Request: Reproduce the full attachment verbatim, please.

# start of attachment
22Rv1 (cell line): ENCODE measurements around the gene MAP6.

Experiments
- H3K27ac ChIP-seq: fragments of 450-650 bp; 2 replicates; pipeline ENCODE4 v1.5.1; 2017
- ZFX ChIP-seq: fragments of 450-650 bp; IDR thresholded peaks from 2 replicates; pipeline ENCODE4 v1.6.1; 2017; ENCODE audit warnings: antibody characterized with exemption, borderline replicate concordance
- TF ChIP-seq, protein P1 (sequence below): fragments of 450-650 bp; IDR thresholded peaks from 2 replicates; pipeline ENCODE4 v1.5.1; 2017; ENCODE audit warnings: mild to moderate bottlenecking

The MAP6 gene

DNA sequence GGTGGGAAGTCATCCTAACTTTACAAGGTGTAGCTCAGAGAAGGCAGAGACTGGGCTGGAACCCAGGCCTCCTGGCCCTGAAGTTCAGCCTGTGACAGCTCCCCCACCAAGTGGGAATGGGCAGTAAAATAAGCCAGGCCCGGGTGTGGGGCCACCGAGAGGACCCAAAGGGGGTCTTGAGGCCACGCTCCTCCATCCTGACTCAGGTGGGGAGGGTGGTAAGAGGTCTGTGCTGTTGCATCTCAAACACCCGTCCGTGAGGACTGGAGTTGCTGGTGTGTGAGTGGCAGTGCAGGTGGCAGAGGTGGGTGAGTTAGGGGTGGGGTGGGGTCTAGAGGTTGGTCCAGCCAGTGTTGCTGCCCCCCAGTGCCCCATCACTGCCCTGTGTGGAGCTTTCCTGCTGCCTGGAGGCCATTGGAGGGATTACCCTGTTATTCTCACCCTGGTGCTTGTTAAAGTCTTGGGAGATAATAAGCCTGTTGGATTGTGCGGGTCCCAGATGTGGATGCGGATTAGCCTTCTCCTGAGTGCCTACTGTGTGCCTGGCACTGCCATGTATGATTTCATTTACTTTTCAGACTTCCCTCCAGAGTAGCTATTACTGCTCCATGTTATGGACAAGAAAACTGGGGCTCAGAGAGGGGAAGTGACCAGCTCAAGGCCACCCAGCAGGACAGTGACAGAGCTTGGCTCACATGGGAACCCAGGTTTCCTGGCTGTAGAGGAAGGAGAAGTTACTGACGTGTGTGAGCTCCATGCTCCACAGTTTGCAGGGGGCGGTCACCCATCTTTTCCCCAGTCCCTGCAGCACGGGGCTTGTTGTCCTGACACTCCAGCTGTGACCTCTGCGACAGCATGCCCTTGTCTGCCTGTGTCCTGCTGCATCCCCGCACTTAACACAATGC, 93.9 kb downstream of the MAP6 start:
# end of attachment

22Rv1 (cell line): ENCODE measurements around the gene MAP6.

Experiments
- H3K27ac ChIP-seq: fragments of 450-650 bp; 2 replicates; pipeline ENCODE4 v1.5.1; 2017
- ZFX ChIP-seq: fragments of 450-650 bp; IDR thresholded peaks from 2 replicates; pipeline ENCODE4 v1.6.1; 2017; ENCODE audit warnings: antibody characterized with exemption, borderline replicate concordance
- TF ChIP-seq, protein P1 (sequence below): fragments of 450-650 bp; IDR thresholded peaks from 2 replicates; pipeline ENCODE4 v1.5.1; 2017; ENCODE audit warnings: mild to moderate bottlenecking

The MAP6 gene

DNA sequence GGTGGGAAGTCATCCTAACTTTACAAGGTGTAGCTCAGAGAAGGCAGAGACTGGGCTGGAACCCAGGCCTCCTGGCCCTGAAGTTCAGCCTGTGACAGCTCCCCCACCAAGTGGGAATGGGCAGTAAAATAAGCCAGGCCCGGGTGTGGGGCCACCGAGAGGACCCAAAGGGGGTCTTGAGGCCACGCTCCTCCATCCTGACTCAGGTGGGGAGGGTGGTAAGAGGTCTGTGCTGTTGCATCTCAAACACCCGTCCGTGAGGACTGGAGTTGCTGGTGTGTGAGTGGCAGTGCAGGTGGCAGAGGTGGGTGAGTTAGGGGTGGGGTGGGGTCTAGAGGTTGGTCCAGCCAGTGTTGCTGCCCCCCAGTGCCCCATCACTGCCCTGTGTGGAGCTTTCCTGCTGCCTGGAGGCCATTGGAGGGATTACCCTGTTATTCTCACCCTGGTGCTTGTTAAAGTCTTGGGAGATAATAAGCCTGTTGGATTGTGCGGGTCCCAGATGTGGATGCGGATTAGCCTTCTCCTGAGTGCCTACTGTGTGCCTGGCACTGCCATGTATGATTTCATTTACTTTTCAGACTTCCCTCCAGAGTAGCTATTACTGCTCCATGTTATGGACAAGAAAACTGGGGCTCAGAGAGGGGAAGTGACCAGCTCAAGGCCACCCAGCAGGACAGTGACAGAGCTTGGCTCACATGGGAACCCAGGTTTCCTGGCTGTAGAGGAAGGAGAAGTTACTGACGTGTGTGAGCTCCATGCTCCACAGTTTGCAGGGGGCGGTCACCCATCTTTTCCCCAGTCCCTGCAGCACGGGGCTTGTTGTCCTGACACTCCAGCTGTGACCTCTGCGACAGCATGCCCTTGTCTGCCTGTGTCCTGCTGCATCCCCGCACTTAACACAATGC, 93.9 kb downstream of the MAP6 start: